It is therefore ordered that the judgment be and is reversed and that the court below be and is directed to issue a peremptory writ of mandate as demanded by the first amended petition.
1. Article XVI, section 187, subsection 3; Statutes 1931, p. 2787. ‘Whenever any member of the Police or Fire Department shall become physically disabled or by reason of bodily injuries received in, or by reason of sickness caused by the discharge of duties of such person in such department, or shall become so physically or mentally disabled as a result of such injury or sickness as to render necessary his retirement from active service, the commission shall order and direct that such person be retired from further service in such department; and thereafter such person so retired shall, during his lifetime, be paid from said pension fund a yearly pension equal to one-half (1/212) of the amount of the salary attached to the rank or position held by him in such department at the date of such retirement order. Such person shall be paid in equal monthly installments. Provided, however, that any pension granted to any member of the Police or Fire Department for disability or sickness, or the result thereof, as provided for in this section, shall cease when the disability or sickness, or the result therefrom, ceases, and such person shall, subject to civil service provisions of the City Charter, and other provisions of this Charter governing the appointment of city employees, be restored to active duty in such department of which such person was a member at the time of retirement, to the same rank or position which such person held at said time; and provided further, that in event such disability is of a continuing nature, the extent of which, however, will not prevent such person from performing certain prescribed duties within such department, the pension commissioners may, upon certificate as to such partial disability from regularly licensed physicians in the manner hereinafter provided for, order such person restored to the department from which he was retired at the same compensation which he received prior to retirement, and in which event his pension shall cease.‘Provided further, that no person shall be retired as provided in this section, or shall receive any benefits from said pension fund, unless there shall have been filed with said pension commission, prior to the granting of such pension, certificates of disability subscribed and sworn to by such person and by three regularly licensed practicing physicians of said city, one of whom shall be the police surgeon, one to be selected by said commission, and one by the person applying for such pension.’‘Section 188. This provision is intended to be in lieu of and take the place, in so far as it applies, of the Workmen's Compensation, Insurance and Safety Act of 1917, of the State of California, and amendments heretofore or hereafter to be adopted, and any person who would be entitled to a pension under the provisions of this amendment and who applies for a pension hereunder shall be deemed to have waived all provisions under the Workmen's Compensation, Insurance and Safety Act of 1917; but should it be decided by the Supreme Court of the State of California that the provisions of the Workmen's Compensation, Insurance and Safety Act of 1917 cannot be waived, payments that may have been made hereunder shall be credited on the amounts allowed under said Act, and all pensions granted hereunder for causes included within the purview of said Workmen's Compensation, Insurance and Safety Act shall become null and void except as to such an amount as will, when added to the amount allowable under said Workmen's Compensation, Insurance and Safety Act, equal the total monthly pension herein provided for.’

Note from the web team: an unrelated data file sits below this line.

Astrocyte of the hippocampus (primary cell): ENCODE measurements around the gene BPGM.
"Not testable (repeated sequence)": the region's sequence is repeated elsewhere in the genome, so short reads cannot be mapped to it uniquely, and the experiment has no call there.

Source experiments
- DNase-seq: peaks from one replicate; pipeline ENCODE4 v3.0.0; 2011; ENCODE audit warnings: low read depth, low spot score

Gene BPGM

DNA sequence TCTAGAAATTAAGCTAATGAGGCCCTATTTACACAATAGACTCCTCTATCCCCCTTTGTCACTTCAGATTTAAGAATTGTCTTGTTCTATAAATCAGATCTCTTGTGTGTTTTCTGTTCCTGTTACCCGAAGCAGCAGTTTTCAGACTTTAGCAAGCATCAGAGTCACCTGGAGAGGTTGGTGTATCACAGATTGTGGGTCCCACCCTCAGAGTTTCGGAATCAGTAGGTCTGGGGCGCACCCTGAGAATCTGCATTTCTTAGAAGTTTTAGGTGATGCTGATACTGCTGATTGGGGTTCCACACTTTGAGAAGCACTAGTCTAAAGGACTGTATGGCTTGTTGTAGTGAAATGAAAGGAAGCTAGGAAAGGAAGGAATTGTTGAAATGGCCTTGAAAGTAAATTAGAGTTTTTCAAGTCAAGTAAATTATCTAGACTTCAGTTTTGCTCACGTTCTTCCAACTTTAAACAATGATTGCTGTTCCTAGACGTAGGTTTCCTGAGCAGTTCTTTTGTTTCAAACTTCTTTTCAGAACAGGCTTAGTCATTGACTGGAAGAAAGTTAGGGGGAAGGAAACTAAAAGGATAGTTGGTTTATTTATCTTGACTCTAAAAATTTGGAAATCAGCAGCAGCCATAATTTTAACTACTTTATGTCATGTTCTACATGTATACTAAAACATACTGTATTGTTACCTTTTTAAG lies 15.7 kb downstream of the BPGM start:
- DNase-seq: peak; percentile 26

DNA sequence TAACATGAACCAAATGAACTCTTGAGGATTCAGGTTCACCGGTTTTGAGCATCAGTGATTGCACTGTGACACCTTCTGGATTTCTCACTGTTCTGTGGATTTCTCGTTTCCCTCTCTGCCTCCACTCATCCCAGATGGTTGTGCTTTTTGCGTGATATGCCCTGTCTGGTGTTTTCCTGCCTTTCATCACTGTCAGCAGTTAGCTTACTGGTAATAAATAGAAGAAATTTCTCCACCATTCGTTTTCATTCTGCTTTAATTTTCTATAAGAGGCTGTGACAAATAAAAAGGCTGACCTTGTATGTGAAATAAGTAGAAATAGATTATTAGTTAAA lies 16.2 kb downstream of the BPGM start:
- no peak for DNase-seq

MOORE, Presiding Justice.
McCOMB and WILSON, JJ., concur. Hearing denied; EDMONDS, TRAYNOR, and SPENCE, JJ., dissenting.